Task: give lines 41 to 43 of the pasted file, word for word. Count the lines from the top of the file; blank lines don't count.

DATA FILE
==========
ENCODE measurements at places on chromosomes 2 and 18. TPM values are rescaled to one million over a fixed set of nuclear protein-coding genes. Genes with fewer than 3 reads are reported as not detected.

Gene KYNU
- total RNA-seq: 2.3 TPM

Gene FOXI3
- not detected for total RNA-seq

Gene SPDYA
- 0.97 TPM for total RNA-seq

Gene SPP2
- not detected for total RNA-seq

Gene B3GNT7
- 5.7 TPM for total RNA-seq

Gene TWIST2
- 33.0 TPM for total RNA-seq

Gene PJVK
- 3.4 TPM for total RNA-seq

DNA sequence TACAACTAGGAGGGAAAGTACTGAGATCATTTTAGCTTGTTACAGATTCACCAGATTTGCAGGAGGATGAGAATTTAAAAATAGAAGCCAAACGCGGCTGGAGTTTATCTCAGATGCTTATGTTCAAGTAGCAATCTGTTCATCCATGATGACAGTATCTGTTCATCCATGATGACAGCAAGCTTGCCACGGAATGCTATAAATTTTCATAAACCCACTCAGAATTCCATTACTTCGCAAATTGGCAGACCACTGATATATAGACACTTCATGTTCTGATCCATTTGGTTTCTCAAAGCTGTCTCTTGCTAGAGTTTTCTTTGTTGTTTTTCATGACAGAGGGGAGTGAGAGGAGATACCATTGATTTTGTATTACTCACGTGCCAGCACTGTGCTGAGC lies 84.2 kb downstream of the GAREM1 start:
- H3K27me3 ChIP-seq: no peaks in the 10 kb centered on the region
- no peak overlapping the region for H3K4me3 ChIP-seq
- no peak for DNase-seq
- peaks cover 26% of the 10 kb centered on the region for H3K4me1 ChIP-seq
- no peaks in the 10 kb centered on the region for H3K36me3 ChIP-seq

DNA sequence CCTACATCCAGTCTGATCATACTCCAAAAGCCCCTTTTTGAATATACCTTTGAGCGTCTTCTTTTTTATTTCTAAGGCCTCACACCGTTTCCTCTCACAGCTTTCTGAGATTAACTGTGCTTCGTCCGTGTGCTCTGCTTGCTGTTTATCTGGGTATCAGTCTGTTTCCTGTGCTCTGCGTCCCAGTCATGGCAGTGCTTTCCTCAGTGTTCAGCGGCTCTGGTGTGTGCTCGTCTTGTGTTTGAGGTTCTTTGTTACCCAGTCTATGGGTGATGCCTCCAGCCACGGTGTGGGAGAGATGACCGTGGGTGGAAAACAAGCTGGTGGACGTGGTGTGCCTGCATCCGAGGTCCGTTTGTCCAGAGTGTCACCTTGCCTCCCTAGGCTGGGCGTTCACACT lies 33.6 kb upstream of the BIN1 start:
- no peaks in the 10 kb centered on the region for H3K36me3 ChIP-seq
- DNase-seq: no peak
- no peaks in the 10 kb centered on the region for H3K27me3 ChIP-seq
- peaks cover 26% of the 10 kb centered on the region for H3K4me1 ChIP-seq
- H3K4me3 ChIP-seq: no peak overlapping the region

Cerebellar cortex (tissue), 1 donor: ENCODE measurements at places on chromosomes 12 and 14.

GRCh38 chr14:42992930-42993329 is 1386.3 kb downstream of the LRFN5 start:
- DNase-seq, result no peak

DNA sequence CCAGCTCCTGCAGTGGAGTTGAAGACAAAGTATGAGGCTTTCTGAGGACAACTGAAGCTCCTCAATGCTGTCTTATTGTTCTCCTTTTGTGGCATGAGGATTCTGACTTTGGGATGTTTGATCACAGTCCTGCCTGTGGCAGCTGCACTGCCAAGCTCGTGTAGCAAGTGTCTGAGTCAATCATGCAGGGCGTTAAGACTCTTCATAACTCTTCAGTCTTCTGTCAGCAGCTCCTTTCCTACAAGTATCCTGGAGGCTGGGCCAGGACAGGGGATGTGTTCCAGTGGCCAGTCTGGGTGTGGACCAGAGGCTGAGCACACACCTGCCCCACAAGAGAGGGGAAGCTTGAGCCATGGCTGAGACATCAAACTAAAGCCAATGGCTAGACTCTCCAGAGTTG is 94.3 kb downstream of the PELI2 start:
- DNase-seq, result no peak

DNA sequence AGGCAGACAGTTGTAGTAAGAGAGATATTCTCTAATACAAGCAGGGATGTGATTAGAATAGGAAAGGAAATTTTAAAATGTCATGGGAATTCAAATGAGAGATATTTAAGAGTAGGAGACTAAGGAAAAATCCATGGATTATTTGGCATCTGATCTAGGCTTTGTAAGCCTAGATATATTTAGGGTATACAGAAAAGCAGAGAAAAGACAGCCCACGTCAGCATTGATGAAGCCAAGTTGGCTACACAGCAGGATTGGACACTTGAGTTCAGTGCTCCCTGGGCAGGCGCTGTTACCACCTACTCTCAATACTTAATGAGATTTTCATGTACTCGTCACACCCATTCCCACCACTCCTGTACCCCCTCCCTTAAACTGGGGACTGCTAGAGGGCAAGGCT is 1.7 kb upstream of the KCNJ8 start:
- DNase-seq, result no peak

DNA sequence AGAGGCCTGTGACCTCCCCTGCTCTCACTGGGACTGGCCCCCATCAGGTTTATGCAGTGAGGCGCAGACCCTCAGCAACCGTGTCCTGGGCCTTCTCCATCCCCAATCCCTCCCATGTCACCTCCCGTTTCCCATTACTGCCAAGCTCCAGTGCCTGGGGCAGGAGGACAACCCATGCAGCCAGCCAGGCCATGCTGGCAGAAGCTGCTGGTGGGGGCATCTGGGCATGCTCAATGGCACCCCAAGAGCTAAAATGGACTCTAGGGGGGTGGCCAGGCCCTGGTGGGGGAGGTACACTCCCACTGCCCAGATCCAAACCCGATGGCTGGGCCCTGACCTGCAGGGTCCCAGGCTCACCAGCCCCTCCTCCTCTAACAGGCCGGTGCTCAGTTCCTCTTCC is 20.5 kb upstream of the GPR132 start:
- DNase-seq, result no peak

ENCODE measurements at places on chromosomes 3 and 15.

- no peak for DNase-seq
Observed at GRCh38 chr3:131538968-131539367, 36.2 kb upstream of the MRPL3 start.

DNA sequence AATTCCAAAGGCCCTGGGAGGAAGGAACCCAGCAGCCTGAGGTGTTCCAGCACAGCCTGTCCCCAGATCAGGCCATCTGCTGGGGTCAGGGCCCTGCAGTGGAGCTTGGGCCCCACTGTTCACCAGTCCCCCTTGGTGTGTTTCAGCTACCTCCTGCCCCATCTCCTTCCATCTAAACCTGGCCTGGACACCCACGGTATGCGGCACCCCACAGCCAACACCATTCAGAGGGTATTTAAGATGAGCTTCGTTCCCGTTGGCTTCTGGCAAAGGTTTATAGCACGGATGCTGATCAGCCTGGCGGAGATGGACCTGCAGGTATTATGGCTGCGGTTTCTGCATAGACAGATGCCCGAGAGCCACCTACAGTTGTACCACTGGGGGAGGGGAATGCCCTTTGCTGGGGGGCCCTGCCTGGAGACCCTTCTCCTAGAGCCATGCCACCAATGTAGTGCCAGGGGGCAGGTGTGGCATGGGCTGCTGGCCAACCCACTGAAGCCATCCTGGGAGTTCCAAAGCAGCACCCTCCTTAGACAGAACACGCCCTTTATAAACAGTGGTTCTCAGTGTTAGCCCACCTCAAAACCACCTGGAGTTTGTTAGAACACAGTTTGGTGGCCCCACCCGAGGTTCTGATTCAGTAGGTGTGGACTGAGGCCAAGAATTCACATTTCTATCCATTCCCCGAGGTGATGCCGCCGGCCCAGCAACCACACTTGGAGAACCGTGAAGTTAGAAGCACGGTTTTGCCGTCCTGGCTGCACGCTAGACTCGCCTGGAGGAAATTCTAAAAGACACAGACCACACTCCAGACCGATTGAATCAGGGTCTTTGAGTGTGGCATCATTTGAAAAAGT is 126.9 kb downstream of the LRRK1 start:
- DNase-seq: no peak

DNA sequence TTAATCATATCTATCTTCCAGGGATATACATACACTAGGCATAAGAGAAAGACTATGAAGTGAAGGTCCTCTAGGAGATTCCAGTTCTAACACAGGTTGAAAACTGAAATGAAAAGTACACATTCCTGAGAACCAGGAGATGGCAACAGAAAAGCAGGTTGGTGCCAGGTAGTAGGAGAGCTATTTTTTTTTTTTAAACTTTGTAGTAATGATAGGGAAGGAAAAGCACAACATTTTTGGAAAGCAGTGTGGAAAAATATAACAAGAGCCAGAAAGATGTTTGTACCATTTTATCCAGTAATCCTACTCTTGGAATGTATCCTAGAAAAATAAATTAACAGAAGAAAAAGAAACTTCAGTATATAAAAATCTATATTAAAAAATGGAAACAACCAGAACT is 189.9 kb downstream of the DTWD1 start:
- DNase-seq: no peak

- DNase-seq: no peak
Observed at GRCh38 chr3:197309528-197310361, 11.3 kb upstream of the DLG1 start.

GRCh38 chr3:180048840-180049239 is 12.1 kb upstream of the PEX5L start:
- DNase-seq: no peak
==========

- DNase-seq: no peak

DNA sequence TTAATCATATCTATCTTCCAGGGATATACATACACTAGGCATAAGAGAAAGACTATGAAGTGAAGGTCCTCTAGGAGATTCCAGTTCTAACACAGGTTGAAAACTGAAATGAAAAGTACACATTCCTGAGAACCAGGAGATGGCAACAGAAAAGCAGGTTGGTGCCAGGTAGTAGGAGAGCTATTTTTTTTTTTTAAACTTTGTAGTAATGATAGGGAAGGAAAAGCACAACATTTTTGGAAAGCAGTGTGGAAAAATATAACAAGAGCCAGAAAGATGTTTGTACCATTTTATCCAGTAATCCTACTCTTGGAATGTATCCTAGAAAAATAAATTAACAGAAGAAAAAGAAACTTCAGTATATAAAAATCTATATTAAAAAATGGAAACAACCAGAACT is 189.9 kb downstream of the DTWD1 start:
- DNase-seq: no peak